This too shall pass
About a month into lockdown I wrote a blog about how it was giving me the opportunity to spend more time with my young adult children and how I felt blessed. I felt gratitude that, in a time of such fear and uncertainty, I could be with them.
Lots of positive things have happened in my life during this pandemic: my partner has moved to be nearer to me, I am busy working in a job I enjoy, my children are now both working, there have been two new babies in my wider family, I have been able to “meet” up with many friends virtually and more recently in person (socially distanced). Most importantly, the people who really matter to me have remained healthy and well.
When Covid first appeared and then we went into lockdown, I thought – OK, we need to do this, let’s get through this and then things will all go back to normal. I think I expected to get to August and while we might have to open things up slowly, generally life would be as it was before.
And of course it’s not. And let’s face it, it won’t be. It will be a long time before life looks close to what it was like before Covid. And for the last couple of weeks, I’ve found that hard to deal with.
I try to take a positive outlook on life; I try to practice gratitude for the many blessings I have in my life. So the fact that I’ve been feeling quite down, despite all this, has been really difficult for me to deal with.
I thought – what would I say to a client who came to me and said that they were finding it hard and were also feeling guilty about that when they have so much to be grateful for? That it feels self- indulgent to feel sorry for myself when I am one of the lucky ones?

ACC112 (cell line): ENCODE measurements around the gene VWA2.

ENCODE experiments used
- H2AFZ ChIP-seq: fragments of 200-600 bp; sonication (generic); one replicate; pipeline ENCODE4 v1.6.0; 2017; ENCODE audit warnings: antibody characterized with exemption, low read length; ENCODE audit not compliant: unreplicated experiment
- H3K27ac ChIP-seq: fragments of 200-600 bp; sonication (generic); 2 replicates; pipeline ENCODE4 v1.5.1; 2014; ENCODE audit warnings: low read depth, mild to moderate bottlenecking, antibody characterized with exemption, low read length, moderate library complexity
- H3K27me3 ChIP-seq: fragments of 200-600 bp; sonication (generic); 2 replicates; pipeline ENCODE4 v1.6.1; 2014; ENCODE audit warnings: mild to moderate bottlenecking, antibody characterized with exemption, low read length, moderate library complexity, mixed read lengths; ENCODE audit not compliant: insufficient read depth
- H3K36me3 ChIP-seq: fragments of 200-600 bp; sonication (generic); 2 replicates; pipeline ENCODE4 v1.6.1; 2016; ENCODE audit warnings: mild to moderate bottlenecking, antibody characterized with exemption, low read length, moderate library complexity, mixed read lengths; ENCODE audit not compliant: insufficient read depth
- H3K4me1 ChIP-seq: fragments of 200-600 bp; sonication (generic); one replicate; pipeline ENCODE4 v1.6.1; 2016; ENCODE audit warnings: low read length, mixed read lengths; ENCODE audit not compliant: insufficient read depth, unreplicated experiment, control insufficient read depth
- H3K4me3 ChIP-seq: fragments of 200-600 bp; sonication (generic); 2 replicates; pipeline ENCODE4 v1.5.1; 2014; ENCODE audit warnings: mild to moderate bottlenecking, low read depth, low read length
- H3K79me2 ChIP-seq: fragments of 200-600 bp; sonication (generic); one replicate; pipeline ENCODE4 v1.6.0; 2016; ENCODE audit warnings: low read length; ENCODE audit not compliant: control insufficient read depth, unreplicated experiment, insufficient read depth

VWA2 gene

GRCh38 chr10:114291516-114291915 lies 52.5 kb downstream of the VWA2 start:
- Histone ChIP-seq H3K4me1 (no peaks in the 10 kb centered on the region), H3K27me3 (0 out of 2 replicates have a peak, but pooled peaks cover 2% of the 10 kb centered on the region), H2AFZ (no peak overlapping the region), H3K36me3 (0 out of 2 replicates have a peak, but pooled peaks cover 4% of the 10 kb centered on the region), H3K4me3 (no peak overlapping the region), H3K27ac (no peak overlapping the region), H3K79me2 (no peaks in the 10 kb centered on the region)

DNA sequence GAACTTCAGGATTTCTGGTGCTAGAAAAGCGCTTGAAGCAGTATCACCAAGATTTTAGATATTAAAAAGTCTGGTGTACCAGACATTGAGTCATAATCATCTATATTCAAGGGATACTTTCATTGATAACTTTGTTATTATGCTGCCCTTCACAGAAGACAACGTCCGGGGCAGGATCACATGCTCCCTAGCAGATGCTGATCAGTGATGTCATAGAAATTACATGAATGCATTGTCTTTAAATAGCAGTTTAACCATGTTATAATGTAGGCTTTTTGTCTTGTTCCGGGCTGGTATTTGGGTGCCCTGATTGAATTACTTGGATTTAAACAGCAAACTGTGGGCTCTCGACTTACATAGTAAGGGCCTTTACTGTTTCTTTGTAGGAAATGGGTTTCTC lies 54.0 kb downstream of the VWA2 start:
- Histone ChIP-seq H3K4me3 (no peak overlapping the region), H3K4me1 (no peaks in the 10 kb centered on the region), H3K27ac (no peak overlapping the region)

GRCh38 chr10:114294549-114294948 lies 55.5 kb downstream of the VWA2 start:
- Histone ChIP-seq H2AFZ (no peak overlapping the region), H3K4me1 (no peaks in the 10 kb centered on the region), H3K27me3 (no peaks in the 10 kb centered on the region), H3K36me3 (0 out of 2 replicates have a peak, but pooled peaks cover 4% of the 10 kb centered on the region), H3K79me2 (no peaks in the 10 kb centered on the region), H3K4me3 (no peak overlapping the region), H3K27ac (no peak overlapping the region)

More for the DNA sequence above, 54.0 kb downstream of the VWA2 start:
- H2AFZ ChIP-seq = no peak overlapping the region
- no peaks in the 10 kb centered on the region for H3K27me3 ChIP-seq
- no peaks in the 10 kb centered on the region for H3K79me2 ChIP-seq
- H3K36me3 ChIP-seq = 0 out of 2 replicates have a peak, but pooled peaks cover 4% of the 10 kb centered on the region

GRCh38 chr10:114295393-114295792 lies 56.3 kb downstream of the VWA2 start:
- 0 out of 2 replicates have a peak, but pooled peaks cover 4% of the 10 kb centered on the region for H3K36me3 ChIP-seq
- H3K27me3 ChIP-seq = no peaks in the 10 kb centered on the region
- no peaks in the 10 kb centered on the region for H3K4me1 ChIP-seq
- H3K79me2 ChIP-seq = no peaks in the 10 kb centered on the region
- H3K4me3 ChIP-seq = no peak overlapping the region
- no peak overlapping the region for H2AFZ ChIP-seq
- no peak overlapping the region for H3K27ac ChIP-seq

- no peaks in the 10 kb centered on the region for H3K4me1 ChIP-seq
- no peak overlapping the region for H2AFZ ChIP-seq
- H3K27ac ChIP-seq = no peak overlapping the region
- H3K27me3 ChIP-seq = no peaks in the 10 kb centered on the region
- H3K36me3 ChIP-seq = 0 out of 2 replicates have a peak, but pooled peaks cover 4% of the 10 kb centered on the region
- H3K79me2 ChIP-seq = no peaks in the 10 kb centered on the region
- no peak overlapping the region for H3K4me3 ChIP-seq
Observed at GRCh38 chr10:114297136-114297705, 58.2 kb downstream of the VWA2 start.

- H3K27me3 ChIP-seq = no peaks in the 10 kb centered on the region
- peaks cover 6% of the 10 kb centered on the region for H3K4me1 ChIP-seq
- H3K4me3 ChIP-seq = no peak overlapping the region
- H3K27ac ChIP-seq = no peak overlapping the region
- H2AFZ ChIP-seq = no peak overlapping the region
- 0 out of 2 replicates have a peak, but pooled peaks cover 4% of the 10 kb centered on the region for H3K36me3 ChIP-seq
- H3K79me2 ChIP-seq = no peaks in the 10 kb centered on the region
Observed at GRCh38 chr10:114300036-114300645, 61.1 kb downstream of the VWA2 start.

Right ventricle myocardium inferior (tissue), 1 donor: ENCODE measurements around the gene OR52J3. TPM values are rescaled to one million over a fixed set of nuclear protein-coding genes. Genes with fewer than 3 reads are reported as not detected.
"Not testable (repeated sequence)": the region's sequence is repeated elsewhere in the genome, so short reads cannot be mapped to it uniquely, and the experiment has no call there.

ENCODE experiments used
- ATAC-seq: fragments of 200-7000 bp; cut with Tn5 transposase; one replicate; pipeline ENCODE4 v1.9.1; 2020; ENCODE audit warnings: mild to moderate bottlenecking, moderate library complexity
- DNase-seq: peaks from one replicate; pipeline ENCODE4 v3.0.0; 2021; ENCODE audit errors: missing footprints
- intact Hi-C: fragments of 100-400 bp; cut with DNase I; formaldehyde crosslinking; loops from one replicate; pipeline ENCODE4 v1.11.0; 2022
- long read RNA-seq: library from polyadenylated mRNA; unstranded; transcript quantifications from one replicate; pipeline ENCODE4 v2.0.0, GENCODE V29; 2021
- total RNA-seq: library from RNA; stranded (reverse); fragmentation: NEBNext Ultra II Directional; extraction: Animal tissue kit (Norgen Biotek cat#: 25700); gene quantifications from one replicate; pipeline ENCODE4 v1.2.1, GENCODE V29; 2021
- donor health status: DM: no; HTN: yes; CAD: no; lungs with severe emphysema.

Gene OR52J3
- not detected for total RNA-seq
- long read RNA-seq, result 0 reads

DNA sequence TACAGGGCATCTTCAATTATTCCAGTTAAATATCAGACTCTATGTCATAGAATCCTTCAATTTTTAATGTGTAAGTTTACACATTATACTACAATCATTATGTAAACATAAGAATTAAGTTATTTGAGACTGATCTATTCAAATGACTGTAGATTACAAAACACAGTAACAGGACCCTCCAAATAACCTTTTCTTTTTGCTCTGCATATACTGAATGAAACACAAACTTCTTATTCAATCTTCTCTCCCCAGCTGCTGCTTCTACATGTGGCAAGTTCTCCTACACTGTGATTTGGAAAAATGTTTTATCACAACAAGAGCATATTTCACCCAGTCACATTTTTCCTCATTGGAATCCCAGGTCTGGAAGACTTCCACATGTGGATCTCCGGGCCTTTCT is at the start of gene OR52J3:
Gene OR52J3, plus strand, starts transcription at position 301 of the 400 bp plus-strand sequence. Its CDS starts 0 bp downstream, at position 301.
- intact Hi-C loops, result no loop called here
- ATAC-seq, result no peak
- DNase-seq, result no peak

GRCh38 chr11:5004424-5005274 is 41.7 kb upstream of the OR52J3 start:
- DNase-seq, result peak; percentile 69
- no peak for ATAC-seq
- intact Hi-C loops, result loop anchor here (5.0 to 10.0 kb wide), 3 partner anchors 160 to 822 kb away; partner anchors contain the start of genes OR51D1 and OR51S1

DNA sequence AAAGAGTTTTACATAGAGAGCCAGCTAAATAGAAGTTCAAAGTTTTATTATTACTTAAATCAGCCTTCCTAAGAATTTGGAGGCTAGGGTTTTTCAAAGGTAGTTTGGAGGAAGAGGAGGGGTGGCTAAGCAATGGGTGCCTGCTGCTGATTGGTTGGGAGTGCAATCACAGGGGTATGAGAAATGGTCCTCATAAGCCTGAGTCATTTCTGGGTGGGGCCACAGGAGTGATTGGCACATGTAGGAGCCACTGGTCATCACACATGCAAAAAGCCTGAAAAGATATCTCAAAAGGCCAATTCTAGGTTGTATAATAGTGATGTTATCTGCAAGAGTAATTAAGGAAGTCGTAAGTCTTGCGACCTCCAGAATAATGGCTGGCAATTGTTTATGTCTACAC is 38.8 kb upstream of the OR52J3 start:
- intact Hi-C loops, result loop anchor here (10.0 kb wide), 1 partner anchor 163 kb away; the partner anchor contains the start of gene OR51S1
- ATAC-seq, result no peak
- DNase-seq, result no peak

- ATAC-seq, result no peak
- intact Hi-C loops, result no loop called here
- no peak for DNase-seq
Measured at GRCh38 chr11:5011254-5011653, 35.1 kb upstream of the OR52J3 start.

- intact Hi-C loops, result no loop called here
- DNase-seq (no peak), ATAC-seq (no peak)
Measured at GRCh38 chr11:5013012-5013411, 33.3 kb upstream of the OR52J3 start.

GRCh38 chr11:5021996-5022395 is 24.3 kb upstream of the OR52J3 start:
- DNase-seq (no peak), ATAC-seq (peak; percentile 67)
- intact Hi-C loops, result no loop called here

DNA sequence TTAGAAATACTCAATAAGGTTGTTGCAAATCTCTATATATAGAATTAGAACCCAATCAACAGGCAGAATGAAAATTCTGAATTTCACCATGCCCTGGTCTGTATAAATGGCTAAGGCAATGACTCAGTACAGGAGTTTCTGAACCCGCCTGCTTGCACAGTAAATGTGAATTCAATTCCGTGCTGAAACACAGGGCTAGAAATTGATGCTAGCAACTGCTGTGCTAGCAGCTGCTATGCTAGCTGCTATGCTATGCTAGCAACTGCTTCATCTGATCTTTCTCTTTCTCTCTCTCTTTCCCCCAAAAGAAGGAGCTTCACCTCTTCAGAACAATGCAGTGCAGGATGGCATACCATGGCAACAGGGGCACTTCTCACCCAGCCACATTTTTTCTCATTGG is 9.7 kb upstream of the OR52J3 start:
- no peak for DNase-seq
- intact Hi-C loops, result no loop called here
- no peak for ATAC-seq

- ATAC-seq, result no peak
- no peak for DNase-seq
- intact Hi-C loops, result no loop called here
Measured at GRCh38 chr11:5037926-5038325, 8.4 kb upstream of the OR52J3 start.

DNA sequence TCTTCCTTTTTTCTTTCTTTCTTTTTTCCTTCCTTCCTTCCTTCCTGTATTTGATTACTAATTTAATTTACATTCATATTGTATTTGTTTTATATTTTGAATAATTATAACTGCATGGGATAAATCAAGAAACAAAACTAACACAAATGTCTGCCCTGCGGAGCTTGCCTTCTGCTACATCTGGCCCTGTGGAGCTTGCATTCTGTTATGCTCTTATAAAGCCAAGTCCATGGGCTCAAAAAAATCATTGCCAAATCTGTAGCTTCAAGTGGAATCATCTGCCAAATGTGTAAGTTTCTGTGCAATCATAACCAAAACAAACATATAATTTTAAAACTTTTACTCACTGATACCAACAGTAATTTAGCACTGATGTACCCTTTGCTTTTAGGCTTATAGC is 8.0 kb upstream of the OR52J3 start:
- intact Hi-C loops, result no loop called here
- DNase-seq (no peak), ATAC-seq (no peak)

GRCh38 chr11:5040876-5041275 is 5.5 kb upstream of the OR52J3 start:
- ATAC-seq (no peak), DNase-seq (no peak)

I would say – it’s OK to not feel OK. It’s OK to feel what you are feeling. Your feelings are valid. Exercise some self-care and go easy on yourself.
We can’t be positive all the time and it's normal to find things overwhelming at times. So I’m not beating myself up about it.
I was reminded of this quote: “This too shall pass.”
Photo: my own
11 August 2020
Mental Health Awareness Week
Monday 18 May marks the start of Mental Health Awareness Week. This week the theme is kindness. The Mental Health Foundation has chosen kindness for “its singular ability to unlock our shared humanity”.
Kindness is so important for all of us. Acts of kindness make us feel connected to others and that’s good for our mental health. It can be something simple like holding a door open to a parent struggling with a buggy or – particularly at the moment – ensuring our elderly neighbours are able to get the food and medication they need. The great thing about kindness is that it feels good for the person being kind and the person on the receiving end of the kindness.
It feels a bit weird to be talking about a week devoted to raising awareness of mental health issues at the moment – probably at a time in all our lives when we are more aware of the state of our mental health than ever before. The COVID-19 pandemic has had a massive effect on the mental health of everyone.